Lost Horizon ( 1937 ) with painted mountains visible in the background

To learn more about "The Art of the Hollywood Backdrop" and Karen Maness click here

Monday, March 13, 2017

The English Village Setting of the 1940s

Films are by far the most marvelous means of personal escapism and during the 1940s, a time of war, anxiety, and sorrow, the American people certainly needed a place to escape to. Hollywood, being a most benevolent servant of the Arts, created and then delivered us to our destination. They gave us the storybook English village - idealistic communities home to gentle townsfolk such as the local minister, the elderly matriarch ( often played by the great Dame May Whitty ), the gossiping storekeeper and the kindly bartender. 
With their winding gravel paths, gentle meandering ravines, and stately oaks, these English villages were our perfect refuge. Charming, compact, and inviting, they represented tradition, tranquility, neighborliness and, most importantly, solidity....something majestic England herself felt she was losing. 

The English village setting originated from Universal Studios and can almost be single-handedly attributed to the talent of one man : Charles D. Hall. As an art director for the studio between 1925 and 1936, he had created some of the earliest one-street village settings in pictures such as Dracula ( 1931 ), The Invisible Man ( 1933 ), and Frankenstein ( 1935 ). These marvelous re-creations of European hamlets were later used in part for the Sherlock Holmes series starring Basil Rathbone and Nigel Bruce, made during the 1940s. This is especially evident in Sherlock Holmes Faces Death when, outside "The Rat and the Raven Inn", we see the familiar Vasaria archway of The Ghost of Frankenstein ( 1942 ). 
Metro Goldwyn Mayer later became renowned for their picture-postcard cobblestone villages as well. Although the studio had a separate production facility in the very heart of merry ol’ England ( MGM British Studios ) it was still more economical for them to build outdoor sets in Hollywood rather than to send their major stars overseas. Hence, the quaint Devon countryside setting of Random Harvest ( 1944 ), the little town of Penny Green in If Winter Comes ( 1947 ), and the stunning Technicolor replica of the English coastal village of Sewels in National Velvet ( 1943 ) were all in fact filmed in sunny California.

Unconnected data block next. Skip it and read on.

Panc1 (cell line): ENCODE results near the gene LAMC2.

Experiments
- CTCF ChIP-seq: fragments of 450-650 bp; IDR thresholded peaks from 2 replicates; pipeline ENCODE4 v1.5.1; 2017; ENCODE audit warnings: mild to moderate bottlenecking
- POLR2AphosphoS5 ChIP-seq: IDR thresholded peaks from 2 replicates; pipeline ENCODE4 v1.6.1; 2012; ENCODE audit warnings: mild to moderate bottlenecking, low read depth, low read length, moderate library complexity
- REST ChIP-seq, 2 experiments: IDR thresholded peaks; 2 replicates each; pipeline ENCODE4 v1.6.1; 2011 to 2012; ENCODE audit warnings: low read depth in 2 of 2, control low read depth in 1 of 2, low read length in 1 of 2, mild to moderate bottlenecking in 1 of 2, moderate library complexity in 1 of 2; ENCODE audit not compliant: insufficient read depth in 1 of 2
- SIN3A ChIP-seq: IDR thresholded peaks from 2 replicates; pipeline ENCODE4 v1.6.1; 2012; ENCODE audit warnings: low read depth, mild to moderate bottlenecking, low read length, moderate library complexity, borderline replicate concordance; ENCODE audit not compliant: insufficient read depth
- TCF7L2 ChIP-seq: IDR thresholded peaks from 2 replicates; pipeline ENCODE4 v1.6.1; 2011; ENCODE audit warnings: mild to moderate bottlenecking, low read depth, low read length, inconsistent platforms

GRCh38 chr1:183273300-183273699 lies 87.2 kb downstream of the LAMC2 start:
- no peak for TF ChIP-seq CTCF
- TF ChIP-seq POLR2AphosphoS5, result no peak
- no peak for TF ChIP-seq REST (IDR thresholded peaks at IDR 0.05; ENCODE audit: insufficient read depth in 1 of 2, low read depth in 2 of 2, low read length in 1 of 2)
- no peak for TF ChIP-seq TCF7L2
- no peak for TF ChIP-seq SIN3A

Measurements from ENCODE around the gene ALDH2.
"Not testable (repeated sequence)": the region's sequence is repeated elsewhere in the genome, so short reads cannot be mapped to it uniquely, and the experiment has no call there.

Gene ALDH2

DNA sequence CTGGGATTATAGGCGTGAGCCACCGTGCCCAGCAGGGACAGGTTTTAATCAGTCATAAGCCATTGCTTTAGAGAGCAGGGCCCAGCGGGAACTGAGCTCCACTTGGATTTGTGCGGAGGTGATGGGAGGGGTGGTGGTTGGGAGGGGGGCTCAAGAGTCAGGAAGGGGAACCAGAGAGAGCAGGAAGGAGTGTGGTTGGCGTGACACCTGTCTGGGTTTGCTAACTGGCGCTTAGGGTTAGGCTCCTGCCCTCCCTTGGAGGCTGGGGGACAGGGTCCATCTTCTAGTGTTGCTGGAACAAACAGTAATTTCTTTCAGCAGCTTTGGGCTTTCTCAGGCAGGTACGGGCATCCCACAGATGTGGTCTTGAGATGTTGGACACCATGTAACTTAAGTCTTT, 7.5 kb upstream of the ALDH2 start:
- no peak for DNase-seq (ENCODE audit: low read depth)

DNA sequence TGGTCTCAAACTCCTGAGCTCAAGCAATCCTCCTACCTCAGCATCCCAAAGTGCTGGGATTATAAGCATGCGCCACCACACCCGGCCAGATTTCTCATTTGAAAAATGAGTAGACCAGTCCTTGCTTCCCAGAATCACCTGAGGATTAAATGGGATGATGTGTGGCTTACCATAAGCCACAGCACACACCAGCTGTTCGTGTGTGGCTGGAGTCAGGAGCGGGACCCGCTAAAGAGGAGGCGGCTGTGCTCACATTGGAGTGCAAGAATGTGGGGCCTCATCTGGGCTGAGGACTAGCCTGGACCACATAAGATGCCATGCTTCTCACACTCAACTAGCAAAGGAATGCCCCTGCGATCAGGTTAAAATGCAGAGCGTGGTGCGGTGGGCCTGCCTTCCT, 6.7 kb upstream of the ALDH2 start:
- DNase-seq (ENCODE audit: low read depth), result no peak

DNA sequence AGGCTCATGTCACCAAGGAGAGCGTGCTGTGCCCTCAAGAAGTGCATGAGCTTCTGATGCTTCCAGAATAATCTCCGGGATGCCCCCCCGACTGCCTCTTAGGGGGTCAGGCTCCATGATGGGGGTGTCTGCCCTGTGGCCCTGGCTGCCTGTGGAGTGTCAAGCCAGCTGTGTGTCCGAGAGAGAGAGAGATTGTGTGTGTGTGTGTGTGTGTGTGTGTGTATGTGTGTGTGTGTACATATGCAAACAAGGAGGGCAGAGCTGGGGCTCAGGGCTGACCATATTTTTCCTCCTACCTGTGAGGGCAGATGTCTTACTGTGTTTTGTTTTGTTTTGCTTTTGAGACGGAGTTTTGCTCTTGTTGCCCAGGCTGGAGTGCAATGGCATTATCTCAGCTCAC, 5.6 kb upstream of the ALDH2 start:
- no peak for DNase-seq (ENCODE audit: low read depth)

The legendary art director Cedric Gibbons created the most picturesque of these sets, as well as “fronts” to numerous stately manors in films such as Pride and Prejudice ( 1937 ), The Canterville Ghost ( 1944 ), and The White Cliffs of Dover ( 1944 ).

Another well-known art director who was famous for village settings was Richard Day. Among his 263 film credits were The Ghost and Mrs. Muir ( 1947 ) with its classic seaside village of Whitecliff, and the rugged Welsh mining town in How Green Was My Valley ( 1941 ). 
Alas, the conclusion of World War II brought an abrupt end to the English village setting. Soldiers were returning home and had jobs, wives, and babies to cope with and “escapism” was no longer the necessary desire of movie-going audiences. Color, glamour and music were the new hungers of the American people, as were gritty realistic dramas. Location-filming was also becoming more economical and these artificial sets were no longer needed. 

At least celluloid captured these marvels of set design for posterity, so today we can travel back in time at any moment to visit these pleasant oases of a bygone era…..villages that us Anglophiles hope still exist. 

Friday, March 10, 2017

The White Cliffs of Dover ( 1944 )

  I have loved England dearly and deeply, since that first morning, shining and pure, 
  The White Cliffs of Dover, I saw rising steeply, Out of the sea that once made her secure.
  I had no thought then of husband or lover, I was a traveler, the guest of a week.
  Yet when they pointed " the white cliffs of dover!", startled I found there were tears on my cheek.